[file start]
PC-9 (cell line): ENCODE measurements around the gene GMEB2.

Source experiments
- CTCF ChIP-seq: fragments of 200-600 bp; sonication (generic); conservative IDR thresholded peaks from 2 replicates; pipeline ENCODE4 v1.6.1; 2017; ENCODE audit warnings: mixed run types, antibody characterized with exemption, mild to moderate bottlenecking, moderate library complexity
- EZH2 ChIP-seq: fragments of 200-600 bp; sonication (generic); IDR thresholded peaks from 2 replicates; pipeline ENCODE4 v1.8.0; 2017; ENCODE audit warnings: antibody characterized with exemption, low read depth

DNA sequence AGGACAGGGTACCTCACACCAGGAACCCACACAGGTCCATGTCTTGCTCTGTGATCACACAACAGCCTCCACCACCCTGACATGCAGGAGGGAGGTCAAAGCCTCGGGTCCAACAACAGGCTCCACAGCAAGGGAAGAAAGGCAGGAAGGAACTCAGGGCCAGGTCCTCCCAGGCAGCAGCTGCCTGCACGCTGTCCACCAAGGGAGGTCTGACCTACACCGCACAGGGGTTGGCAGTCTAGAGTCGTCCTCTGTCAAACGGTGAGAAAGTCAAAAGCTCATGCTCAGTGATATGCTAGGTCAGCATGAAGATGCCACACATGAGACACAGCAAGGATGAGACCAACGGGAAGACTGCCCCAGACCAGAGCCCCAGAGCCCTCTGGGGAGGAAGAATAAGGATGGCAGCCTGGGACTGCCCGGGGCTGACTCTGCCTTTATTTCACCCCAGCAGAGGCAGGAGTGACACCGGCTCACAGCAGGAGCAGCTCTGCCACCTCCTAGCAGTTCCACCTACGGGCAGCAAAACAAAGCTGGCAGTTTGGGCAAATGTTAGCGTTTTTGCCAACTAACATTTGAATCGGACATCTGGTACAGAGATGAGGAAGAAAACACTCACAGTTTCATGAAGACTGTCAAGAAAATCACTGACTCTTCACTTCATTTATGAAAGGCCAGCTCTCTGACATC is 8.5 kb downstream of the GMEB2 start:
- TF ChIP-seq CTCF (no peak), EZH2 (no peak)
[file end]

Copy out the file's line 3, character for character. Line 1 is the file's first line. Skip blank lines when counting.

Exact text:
- CTCF ChIP-seq: fragments of 200-600 bp; sonication (generic); conservative IDR thresholded peaks from 2 replicates; pipeline ENCODE4 v1.6.1; 2017; ENCODE audit warnings: mixed run types, antibody characterized with exemption, mild to moderate bottlenecking, moderate library complexity